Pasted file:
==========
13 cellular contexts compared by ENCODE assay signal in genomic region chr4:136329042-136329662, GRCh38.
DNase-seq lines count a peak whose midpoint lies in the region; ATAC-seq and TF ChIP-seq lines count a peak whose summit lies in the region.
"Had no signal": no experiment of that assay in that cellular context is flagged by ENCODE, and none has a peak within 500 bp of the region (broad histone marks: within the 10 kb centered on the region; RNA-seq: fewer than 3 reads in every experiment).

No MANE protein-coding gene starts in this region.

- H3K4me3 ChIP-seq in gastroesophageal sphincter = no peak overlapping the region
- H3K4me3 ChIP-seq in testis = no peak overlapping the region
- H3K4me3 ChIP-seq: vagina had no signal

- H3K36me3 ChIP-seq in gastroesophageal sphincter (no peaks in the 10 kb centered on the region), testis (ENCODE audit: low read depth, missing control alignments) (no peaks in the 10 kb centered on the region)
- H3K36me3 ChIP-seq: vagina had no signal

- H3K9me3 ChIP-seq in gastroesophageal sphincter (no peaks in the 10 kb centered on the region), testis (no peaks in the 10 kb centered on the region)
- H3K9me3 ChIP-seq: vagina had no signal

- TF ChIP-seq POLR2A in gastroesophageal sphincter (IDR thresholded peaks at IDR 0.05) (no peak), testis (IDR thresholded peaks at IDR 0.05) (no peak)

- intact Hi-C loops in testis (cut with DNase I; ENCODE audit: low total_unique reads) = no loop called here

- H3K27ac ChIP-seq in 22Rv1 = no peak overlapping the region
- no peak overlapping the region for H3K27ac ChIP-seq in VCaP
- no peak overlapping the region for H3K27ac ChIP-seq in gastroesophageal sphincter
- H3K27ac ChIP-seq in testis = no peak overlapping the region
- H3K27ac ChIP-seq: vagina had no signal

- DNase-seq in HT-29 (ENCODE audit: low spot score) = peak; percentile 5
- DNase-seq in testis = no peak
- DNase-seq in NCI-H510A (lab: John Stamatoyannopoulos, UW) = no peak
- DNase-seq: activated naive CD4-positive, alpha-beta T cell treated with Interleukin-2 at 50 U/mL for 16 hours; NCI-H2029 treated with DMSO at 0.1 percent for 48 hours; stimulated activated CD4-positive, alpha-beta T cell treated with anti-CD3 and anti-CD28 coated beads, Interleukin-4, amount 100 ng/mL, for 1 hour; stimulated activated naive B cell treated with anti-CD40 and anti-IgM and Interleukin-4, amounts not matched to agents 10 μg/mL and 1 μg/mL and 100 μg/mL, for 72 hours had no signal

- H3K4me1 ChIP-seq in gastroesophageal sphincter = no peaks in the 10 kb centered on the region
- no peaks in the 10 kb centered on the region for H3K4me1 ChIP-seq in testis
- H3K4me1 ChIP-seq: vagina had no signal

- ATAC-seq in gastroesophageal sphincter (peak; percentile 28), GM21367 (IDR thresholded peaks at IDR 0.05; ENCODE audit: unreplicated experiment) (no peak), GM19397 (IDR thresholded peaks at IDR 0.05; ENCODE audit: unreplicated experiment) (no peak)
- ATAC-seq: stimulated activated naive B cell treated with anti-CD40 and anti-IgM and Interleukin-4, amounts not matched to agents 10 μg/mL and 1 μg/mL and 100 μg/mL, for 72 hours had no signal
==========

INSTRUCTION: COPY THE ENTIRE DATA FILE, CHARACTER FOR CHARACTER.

13 cellular contexts compared by ENCODE assay signal in genomic region chr4:136329042-136329662, GRCh38.
DNase-seq lines count a peak whose midpoint lies in the region; ATAC-seq and TF ChIP-seq lines count a peak whose summit lies in the region.
"Had no signal": no experiment of that assay in that cellular context is flagged by ENCODE, and none has a peak within 500 bp of the region (broad histone marks: within the 10 kb centered on the region; RNA-seq: fewer than 3 reads in every experiment).

No MANE protein-coding gene starts in this region.

- H3K4me3 ChIP-seq in gastroesophageal sphincter = no peak overlapping the region
- H3K4me3 ChIP-seq in testis = no peak overlapping the region
- H3K4me3 ChIP-seq: vagina had no signal

- H3K36me3 ChIP-seq in gastroesophageal sphincter (no peaks in the 10 kb centered on the region), testis (ENCODE audit: low read depth, missing control alignments) (no peaks in the 10 kb centered on the region)
- H3K36me3 ChIP-seq: vagina had no signal

- H3K9me3 ChIP-seq in gastroesophageal sphincter (no peaks in the 10 kb centered on the region), testis (no peaks in the 10 kb centered on the region)
- H3K9me3 ChIP-seq: vagina had no signal

- TF ChIP-seq POLR2A in gastroesophageal sphincter (IDR thresholded peaks at IDR 0.05) (no peak), testis (IDR thresholded peaks at IDR 0.05) (no peak)

- intact Hi-C loops in testis (cut with DNase I; ENCODE audit: low total_unique reads) = no loop called here

- H3K27ac ChIP-seq in 22Rv1 = no peak overlapping the region
- no peak overlapping the region for H3K27ac ChIP-seq in VCaP
- no peak overlapping the region for H3K27ac ChIP-seq in gastroesophageal sphincter
- H3K27ac ChIP-seq in testis = no peak overlapping the region
- H3K27ac ChIP-seq: vagina had no signal

- DNase-seq in HT-29 (ENCODE audit: low spot score) = peak; percentile 5
- DNase-seq in testis = no peak
- DNase-seq in NCI-H510A (lab: John Stamatoyannopoulos, UW) = no peak
- DNase-seq: activated naive CD4-positive, alpha-beta T cell treated with Interleukin-2 at 50 U/mL for 16 hours; NCI-H2029 treated with DMSO at 0.1 percent for 48 hours; stimulated activated CD4-positive, alpha-beta T cell treated with anti-CD3 and anti-CD28 coated beads, Interleukin-4, amount 100 ng/mL, for 1 hour; stimulated activated naive B cell treated with anti-CD40 and anti-IgM and Interleukin-4, amounts not matched to agents 10 μg/mL and 1 μg/mL and 100 μg/mL, for 72 hours had no signal

- H3K4me1 ChIP-seq in gastroesophageal sphincter = no peaks in the 10 kb centered on the region
- no peaks in the 10 kb centered on the region for H3K4me1 ChIP-seq in testis
- H3K4me1 ChIP-seq: vagina had no signal

- ATAC-seq in gastroesophageal sphincter (peak; percentile 28), GM21367 (IDR thresholded peaks at IDR 0.05; ENCODE audit: unreplicated experiment) (no peak), GM19397 (IDR thresholded peaks at IDR 0.05; ENCODE audit: unreplicated experiment) (no peak)
- ATAC-seq: stimulated activated naive B cell treated with anti-CD40 and anti-IgM and Interleukin-4, amounts not matched to agents 10 μg/mL and 1 μg/mL and 100 μg/mL, for 72 hours had no signal